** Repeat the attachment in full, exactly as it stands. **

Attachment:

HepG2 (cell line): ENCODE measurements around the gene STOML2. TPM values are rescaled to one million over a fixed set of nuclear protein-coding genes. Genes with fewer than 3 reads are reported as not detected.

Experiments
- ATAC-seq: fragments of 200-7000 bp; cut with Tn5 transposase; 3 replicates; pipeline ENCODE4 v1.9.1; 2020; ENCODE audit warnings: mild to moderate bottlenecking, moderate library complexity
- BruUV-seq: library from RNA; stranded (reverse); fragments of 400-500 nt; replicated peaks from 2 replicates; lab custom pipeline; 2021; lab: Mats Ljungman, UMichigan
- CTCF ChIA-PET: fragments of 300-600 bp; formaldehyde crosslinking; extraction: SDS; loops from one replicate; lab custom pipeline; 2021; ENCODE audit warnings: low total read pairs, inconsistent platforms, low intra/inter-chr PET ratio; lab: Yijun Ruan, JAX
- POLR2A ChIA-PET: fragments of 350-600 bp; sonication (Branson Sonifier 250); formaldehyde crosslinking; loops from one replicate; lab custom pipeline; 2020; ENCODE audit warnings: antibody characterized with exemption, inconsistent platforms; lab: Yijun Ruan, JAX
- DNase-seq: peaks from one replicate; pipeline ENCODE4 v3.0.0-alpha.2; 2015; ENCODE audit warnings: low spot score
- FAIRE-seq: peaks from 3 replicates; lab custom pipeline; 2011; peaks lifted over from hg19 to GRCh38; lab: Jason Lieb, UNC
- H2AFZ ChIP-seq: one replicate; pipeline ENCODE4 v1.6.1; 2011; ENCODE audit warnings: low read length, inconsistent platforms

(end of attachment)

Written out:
HepG2 (cell line): ENCODE measurements around the gene STOML2. TPM values are rescaled to one million over a fixed set of nuclear protein-coding genes. Genes with fewer than 3 reads are reported as not detected.

Experiments
- ATAC-seq: fragments of 200-7000 bp; cut with Tn5 transposase; 3 replicates; pipeline ENCODE4 v1.9.1; 2020; ENCODE audit warnings: mild to moderate bottlenecking, moderate library complexity
- BruUV-seq: library from RNA; stranded (reverse); fragments of 400-500 nt; replicated peaks from 2 replicates; lab custom pipeline; 2021; lab: Mats Ljungman, UMichigan
- CTCF ChIA-PET: fragments of 300-600 bp; formaldehyde crosslinking; extraction: SDS; loops from one replicate; lab custom pipeline; 2021; ENCODE audit warnings: low total read pairs, inconsistent platforms, low intra/inter-chr PET ratio; lab: Yijun Ruan, JAX
- POLR2A ChIA-PET: fragments of 350-600 bp; sonication (Branson Sonifier 250); formaldehyde crosslinking; loops from one replicate; lab custom pipeline; 2020; ENCODE audit warnings: antibody characterized with exemption, inconsistent platforms; lab: Yijun Ruan, JAX
- DNase-seq: peaks from one replicate; pipeline ENCODE4 v3.0.0-alpha.2; 2015; ENCODE audit warnings: low spot score
- FAIRE-seq: peaks from 3 replicates; lab custom pipeline; 2011; peaks lifted over from hg19 to GRCh38; lab: Jason Lieb, UNC
- H2AFZ ChIP-seq: one replicate; pipeline ENCODE4 v1.6.1; 2011; ENCODE audit warnings: low read length, inconsistent platforms